Inside the cockpit of his No. 15 Honda at Rahal Letterman Lanigan Racing, Rahal feels at comfortable in his own element. It has taken him time to find that comfort level in the virtual world.

“For me it has been a challenge to just figure out the right settings, what to do from afar, too,” Rahal said. “Obviously you don’t have anybody here (at his home) that plays iRacing or anything to help you firsthand. It’s been a bit of a challenge; but I’ve really enjoyed it.”

Next up is Barber Motorsports Park, which in the real world is a very challenging course but it puts on some of the best road course racing on the real IndyCar schedule. Rahal believes it will also be quite a challenge on iRacing.

“I think Barber is going to be actually more difficult than Watkins Glen,” Rahal said. “The track has a little bit less grip than Watkins Glen did last week. Although everybody was still crashing at Watkins Glen, I think you can get away with more than what you can at Barber. In real life it’s that way, too.

“I’m looking forward to it. I think it will be fun.”

Rahal is married to former drag racing star Courtney Force. Both are playing it safe by staying home by statewide order from Indiana Governor Eric Holcomb. But Rahal still has to find the balance between husband and virtual race driver.

By contrast, some of the other IndyCar drivers are spending 10-12 hours a day practicing on iRacing.

“That’s the challenge,” Rahal said, responding to a question posed by NBCSports.com. “I could definitely spend way more time on it. My line to Courtney is, ‘Just give me two laps.’ Then, one hour and 45 minutes later I’m still sitting there. It’s frustrating.

“As Robbie Wickens said, the frustrating part is you go out, you put in a good lap, then it’s, ‘I need to go beat that.’ You spin and you spin, and you spin. Then you get mad. The competitiveness in you, two more laps, two more laps. You try to go and go and go.

“You sit there for hours and hours and hours.”

Rahal admits he can’t stay away from iRacing for long. He is genuinely curious and interested in seeing what the competition is doing.

“I go on pretty frequently to see what’s going on,” Rahal said. “A lot of guys are on all the time. Scott Dixon, Sebastien Bourdais has been on a load, Tony Kanaan, Willie P (Will Power). I think everyone is enjoying it. But it’s a huge challenge.

“There are a couple of guys that are clearly quicker than everybody else, Will being one of those. I’m trying to figure out where and how to find the lap time. I’m telling you, it’s so different than reality in that way.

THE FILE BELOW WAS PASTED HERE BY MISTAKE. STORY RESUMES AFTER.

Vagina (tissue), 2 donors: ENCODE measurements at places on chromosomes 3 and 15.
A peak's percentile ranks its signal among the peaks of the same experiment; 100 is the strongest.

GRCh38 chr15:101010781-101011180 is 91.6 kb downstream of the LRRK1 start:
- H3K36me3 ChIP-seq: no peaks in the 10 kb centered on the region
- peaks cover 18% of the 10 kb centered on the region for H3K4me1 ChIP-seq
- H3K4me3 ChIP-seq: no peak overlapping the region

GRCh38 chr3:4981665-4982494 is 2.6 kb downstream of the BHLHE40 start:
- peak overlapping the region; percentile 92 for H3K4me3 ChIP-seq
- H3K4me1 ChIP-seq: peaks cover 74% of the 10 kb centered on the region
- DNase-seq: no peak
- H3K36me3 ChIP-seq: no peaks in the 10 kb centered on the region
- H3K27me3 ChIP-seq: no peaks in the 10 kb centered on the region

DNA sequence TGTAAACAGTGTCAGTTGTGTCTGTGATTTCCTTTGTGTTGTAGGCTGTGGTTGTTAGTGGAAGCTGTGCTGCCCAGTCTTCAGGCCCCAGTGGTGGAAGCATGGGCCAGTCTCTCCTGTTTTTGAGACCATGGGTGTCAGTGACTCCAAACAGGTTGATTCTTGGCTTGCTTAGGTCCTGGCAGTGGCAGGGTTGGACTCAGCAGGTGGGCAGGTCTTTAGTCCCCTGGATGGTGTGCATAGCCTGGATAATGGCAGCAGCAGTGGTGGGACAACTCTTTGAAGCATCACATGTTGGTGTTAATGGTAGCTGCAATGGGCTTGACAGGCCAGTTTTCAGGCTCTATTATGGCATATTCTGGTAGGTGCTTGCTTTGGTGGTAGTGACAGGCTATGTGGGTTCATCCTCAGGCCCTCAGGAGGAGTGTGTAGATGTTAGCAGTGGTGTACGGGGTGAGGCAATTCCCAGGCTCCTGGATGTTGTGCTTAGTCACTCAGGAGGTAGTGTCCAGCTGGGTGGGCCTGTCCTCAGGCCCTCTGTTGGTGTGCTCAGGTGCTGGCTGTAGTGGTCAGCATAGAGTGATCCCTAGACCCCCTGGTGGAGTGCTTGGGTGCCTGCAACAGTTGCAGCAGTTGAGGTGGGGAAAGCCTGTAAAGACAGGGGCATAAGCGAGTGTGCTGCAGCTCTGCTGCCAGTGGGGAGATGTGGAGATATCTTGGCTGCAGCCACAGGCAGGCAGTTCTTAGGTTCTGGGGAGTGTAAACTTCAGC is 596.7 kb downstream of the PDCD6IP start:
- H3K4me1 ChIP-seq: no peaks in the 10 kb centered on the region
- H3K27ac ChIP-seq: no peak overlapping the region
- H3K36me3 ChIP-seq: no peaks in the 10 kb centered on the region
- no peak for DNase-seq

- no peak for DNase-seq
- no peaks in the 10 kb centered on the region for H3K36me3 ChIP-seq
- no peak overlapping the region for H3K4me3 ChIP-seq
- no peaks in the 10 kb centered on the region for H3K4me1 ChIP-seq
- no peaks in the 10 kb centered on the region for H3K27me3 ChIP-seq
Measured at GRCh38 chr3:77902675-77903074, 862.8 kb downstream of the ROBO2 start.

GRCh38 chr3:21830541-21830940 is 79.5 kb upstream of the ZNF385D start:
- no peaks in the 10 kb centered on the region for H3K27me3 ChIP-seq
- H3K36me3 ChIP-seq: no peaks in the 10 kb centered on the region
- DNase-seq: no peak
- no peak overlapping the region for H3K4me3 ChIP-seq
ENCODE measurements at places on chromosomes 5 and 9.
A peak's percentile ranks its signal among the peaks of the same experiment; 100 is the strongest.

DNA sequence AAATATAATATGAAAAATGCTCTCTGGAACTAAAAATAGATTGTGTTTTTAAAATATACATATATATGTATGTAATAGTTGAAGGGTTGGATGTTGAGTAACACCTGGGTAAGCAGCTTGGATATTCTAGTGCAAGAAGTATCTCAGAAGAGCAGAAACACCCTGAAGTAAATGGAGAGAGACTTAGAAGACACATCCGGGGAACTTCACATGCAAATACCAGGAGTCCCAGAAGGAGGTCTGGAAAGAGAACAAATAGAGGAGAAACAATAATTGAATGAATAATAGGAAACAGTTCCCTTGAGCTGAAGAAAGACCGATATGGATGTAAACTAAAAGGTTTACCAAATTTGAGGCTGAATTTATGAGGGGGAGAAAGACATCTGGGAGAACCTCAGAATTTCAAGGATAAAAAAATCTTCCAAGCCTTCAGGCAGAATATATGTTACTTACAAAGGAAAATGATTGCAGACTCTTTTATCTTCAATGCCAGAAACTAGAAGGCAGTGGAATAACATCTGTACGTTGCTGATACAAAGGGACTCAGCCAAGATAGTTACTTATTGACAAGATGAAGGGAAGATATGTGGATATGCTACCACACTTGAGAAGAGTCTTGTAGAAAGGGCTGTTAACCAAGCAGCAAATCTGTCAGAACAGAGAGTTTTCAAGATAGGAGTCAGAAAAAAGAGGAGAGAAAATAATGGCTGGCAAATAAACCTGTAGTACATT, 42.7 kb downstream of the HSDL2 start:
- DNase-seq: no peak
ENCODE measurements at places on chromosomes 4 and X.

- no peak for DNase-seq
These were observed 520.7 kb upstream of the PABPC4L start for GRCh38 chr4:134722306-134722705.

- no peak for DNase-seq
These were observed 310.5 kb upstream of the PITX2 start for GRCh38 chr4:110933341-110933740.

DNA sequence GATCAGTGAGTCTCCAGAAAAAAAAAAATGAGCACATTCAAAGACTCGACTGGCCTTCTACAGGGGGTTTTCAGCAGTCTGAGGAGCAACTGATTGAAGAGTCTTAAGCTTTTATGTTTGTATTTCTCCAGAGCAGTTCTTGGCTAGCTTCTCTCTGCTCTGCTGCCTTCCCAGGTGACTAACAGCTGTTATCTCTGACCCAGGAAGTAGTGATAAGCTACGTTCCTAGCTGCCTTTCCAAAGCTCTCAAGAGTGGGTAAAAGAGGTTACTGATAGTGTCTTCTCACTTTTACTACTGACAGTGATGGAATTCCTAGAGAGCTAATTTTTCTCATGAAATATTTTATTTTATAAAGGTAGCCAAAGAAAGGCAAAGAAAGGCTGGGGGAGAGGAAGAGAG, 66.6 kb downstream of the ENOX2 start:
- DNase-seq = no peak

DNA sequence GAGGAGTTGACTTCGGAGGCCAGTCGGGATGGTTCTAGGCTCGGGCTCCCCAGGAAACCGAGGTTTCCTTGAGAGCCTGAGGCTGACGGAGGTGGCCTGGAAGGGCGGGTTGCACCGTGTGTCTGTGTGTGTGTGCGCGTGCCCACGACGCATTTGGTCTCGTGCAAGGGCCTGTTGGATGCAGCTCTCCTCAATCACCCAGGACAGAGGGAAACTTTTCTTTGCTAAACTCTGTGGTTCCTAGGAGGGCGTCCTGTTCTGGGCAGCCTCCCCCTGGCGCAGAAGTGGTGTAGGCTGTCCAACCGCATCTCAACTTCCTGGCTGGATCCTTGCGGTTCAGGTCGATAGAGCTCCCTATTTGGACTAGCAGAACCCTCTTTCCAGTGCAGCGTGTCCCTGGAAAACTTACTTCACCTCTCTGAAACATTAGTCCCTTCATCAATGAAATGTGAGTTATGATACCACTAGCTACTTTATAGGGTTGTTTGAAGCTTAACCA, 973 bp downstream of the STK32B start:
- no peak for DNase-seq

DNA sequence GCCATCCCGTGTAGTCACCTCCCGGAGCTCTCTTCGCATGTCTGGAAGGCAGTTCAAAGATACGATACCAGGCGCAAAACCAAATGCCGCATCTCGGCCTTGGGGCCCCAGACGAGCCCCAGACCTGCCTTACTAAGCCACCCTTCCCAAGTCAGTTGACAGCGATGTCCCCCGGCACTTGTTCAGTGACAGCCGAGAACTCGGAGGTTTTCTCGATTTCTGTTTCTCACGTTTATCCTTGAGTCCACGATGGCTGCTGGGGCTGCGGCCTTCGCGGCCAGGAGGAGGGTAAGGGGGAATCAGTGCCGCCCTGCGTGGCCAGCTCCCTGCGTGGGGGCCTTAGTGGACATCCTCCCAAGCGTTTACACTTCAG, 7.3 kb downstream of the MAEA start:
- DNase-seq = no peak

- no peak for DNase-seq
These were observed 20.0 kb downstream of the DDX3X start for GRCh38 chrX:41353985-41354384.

“But it’s been fun, man. I’ve enjoyed the challenge. It’s good for the exposure, good because people are paying attention. You can see it on our Instagram. If you look at the clicks or page views in the last seven days, they’ve been doubled since we started to do this stuff. While it’s great for that, it also does help kill a ton of time.”

These are unique times as the world has essential shut down because of the COVID-19 pandemic. As more and more humans are testing positive of the potentially deadly virus, the threat becomes more real.

It has also created a tremendous void as people try to find something to do to pass the long times of isolation.

By giving race fans a few hours of entertainment, even if it is virtual instead of real, then Rahal believes it’s worth it.

“I think a lot of people are just dying for something to do, something to watch,” Rahal said. “The competitiveness in all of us wants to see some sort of sport.

“I know there are other buddies like hockey players that are watching it because they just want to watch something. They need something to do. So, I think that’s a big part of it.

“I think it’s great that NBC Sports is covering it this weekend other than just being online. I think it will be tremendous to see how that turns out.

“This is very realistic. When you see the cars on track, you watch a replay, see the photos, it’s eerily real looking. I did a race at St. Louis last weekend. It was extremely entertaining I think for the drivers that were participating. Other than 400 yellow flags, which happened early in the race, it was really, really entertaining to be a part of. People who watched that race would have loved the show that they had been seeing. I think there’s a lot of realism to it.

“I think it’s also people just want something right now. The desire and the demand is there to log in or tune in and see something competitive on TV.”

Follow Bruce Martin on Twitter at @BruceMartin_500